How can a meta-narrative not be oppressive?

I have already mentioned (in one of my replies to Brad Andersen) that I cannot but see the Christian story as a meta-narrative. Its claims to exclusivity, universality, and absolute truth are completely incompatible with the post-modern portrait of a "local story" within a community. Yet, I do think that the story of faith, i.e. the story of the Spirit-filled community, is able to escape the post-modern criticism against meta-narratives for a number of reasons.
One of them has just re-surfaced in my reading of Anthony Thiselton’s Interpreting God and the Postmodern Self: On Meaning, Manipulation and Promise: In chapter 3 ("Do All Controlling Models in Religion Serve Manipulative Purposes?") Thiselton refers to the New Testament, to Luther’s "theology of the cross", to Bonhoeffer’s writings and to Jürgen Moltmann in order to show that the Christian story is not promoting power and glory for its proponents. Criticism levelled against it from the days of Nietzsche through Heidegger, Foucault, and Rorty, has therefore no base: The Christian community is not seeking to promote itself above all other communities.
Rather, it is seeking to promote Jesus Christ, the liberator, who sets people free from oppression. But, that’s already another argument …

Eine Antwort zu “How can a meta-narrative not be oppressive?”

  1. i haven’t read this book of thiselton’s, but i like where you say he’s going with this idea. i reviewed an article by merold westphal where he basically argues the same thing – yes, christianity is a metanarrative; no, it’s NOT the type of metanarrative lyotard and others rejected.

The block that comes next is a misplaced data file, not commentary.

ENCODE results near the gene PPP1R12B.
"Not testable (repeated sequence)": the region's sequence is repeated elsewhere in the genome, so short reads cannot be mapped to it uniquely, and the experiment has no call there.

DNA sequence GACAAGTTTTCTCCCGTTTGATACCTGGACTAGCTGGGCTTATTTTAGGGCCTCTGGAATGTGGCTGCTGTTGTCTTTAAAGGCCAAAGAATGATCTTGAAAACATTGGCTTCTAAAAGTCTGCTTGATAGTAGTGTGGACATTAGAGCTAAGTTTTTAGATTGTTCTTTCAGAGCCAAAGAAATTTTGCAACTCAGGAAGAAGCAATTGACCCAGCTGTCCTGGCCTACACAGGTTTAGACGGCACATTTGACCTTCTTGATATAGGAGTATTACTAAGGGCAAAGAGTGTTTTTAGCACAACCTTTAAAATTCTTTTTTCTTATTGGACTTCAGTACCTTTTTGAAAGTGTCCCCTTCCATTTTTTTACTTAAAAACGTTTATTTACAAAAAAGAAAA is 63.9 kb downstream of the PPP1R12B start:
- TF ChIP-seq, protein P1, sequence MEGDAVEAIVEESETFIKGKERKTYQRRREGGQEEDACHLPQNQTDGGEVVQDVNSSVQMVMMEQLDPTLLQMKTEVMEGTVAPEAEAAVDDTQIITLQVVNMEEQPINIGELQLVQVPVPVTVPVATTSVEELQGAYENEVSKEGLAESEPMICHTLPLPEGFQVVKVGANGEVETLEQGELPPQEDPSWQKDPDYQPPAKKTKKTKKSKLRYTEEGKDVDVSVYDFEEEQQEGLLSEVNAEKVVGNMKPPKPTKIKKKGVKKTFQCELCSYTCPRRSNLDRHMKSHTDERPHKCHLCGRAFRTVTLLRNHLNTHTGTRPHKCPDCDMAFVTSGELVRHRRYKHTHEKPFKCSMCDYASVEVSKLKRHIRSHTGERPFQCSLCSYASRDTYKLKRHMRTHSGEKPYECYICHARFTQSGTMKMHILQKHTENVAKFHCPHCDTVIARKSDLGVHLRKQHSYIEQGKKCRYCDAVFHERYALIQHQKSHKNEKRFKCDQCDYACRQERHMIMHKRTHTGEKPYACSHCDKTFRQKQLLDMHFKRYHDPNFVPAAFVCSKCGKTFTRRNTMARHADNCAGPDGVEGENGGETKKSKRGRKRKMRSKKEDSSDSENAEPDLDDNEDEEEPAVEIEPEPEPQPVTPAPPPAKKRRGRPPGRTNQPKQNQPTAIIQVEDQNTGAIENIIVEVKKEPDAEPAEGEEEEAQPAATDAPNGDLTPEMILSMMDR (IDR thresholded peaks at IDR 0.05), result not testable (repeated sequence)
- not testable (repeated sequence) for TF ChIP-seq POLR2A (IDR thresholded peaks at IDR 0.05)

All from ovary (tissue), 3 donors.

one of the reasons i like this is because it is taking a constructive yet engaging approach to the problem – not simply co-opting the postmodern theory or pretending it doesn’t exist…we have enough of those types of approaches already!
    one more point, and that is that there are several levels in christianity where we can talk about metanarratives. for instance, there is the whole christian worldview, which i believe is what you are talking about here. but there is also the bible – a metanarrative text for a metanarrative faith, some would say. any thoughts on this? (richard bauckham has an excellent piece on this in an edited volume called ‚the art of reading scripture‘. interestingly, he takes a similar approach to that of thiselton/westphal in arguing that the bible is not a metanarrative in the modern sense of the word. i talked a bit about it here.)

Über Christoph

Christoph Fischer (* 1978) ist Pfarrer der Evangelischen Landeskirche in Württemberg auf der Pfarrstelle „Erlöserkirche“ in Albstadt-Tailfingen.

Christoph ist verheiratet mit Rebecca. Gemeinsam haben sie drei Töchter.